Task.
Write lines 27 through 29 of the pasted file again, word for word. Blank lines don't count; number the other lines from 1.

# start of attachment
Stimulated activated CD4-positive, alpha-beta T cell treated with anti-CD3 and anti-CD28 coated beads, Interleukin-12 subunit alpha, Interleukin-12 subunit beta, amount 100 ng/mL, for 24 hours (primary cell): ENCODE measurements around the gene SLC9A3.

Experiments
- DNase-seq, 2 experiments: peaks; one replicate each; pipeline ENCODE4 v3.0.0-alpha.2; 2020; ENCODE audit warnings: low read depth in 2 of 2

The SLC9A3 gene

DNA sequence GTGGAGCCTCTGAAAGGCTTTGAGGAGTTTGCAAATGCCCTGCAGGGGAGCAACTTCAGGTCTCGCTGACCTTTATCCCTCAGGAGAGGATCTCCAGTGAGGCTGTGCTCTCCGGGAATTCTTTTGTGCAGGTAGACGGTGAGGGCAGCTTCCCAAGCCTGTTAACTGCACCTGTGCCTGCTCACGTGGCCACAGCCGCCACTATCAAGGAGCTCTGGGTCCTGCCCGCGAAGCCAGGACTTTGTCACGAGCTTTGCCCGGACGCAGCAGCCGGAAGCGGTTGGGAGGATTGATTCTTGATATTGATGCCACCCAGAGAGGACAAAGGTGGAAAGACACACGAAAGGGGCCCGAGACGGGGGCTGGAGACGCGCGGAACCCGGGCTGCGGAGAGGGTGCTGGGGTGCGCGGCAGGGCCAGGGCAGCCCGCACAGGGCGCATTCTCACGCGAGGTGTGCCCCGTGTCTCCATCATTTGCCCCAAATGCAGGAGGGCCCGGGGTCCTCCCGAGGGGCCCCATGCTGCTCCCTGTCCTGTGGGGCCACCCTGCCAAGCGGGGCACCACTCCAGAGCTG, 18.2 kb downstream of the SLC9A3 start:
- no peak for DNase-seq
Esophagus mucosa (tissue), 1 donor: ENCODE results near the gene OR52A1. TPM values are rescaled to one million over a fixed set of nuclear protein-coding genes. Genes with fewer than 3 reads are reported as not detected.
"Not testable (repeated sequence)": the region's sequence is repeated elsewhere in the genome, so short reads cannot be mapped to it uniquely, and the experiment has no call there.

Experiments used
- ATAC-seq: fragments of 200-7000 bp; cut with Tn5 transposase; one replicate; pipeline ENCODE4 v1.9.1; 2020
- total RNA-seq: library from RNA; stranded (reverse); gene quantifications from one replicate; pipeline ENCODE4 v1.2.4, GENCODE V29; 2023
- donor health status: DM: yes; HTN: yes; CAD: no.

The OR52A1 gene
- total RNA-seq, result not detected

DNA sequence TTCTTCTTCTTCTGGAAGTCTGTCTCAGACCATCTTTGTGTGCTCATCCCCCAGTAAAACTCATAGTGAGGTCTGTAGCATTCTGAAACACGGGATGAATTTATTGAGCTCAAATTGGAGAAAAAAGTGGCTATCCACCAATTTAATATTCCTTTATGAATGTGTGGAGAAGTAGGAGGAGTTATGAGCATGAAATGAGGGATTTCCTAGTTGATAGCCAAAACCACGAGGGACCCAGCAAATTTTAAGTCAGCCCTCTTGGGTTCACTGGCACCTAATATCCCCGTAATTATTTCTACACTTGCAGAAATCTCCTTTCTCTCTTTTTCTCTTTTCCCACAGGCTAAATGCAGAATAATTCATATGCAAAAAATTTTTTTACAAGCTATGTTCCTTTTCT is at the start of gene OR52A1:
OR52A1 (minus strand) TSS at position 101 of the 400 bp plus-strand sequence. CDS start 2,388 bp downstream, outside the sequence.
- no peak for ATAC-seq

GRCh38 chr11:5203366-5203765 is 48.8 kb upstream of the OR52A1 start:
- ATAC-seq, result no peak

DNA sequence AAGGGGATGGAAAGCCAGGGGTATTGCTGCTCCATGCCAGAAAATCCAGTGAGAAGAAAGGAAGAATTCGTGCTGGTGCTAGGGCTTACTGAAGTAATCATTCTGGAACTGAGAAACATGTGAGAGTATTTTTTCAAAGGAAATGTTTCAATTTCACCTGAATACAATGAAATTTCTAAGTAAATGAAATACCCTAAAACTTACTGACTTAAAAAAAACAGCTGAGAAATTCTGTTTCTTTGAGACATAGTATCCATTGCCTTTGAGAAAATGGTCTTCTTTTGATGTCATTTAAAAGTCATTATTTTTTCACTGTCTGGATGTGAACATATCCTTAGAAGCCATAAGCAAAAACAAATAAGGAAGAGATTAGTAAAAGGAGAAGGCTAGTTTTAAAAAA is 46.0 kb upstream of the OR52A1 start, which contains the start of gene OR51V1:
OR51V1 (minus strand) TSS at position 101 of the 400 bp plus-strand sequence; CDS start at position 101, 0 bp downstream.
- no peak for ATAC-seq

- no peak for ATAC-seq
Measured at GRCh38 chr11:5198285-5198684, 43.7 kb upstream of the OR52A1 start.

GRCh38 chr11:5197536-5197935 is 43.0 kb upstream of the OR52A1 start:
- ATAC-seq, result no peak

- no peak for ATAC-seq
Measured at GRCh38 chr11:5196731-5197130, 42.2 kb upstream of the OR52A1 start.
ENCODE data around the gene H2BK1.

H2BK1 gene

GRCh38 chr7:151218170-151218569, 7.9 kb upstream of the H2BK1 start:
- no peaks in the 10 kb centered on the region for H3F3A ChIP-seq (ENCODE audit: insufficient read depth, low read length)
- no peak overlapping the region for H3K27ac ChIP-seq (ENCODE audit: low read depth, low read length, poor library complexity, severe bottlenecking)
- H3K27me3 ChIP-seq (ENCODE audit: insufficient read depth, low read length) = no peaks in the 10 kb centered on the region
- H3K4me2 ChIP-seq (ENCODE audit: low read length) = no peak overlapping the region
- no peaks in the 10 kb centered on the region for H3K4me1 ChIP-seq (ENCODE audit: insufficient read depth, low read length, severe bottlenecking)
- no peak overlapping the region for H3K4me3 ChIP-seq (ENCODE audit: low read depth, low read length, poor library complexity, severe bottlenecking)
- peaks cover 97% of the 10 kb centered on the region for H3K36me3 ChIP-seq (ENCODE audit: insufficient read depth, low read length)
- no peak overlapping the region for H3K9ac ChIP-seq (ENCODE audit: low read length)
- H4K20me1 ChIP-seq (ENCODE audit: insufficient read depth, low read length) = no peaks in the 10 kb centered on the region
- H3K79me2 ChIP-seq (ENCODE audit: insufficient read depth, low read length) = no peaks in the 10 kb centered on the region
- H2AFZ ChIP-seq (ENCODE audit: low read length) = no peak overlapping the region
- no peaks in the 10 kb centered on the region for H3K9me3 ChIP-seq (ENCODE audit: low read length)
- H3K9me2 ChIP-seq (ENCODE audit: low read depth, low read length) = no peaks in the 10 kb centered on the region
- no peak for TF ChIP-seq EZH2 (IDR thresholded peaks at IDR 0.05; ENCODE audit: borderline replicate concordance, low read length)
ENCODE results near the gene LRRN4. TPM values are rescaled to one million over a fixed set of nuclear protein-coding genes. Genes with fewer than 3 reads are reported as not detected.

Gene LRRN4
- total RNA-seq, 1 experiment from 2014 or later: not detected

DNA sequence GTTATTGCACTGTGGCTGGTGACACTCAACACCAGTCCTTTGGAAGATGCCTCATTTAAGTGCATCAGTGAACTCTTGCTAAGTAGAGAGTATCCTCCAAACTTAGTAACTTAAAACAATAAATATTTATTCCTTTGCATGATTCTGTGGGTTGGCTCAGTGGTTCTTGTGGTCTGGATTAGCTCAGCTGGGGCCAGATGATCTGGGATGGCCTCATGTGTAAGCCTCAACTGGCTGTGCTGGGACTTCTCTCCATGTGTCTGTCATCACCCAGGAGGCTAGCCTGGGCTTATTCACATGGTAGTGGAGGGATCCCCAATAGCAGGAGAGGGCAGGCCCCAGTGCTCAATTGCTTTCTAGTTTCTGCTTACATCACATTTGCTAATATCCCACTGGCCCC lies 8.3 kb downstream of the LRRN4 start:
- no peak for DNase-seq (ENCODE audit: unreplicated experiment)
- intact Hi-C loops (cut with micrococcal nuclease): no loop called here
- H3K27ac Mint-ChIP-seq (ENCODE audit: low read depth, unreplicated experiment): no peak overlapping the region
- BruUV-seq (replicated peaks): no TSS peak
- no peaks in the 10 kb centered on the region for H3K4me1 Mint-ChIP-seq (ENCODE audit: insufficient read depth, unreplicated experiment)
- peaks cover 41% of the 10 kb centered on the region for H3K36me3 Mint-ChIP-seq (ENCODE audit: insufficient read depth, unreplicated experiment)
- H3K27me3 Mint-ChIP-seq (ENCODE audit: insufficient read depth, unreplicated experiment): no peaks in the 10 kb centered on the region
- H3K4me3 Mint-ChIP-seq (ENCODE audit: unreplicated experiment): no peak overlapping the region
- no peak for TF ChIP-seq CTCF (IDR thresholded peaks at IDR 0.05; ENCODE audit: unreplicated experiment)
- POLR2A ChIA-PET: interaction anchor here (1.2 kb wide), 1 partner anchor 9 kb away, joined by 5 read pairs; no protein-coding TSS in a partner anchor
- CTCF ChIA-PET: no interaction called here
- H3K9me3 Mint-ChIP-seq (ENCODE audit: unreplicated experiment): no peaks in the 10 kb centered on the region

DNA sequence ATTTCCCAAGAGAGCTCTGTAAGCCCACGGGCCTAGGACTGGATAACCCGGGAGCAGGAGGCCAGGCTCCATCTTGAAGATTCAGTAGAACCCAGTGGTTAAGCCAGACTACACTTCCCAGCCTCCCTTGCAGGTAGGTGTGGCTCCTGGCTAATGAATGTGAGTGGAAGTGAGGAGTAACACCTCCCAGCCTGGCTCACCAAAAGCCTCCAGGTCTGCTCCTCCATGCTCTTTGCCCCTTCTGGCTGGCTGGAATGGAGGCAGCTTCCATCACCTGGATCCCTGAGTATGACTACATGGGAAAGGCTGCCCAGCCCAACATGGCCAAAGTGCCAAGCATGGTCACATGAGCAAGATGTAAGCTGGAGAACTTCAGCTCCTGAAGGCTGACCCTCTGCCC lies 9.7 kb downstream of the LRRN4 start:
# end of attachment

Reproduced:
- no peak for ATAC-seq
Measured at GRCh38 chr11:5196731-5197130, 42.2 kb upstream of the OR52A1 start.
ENCODE data around the gene H2BK1.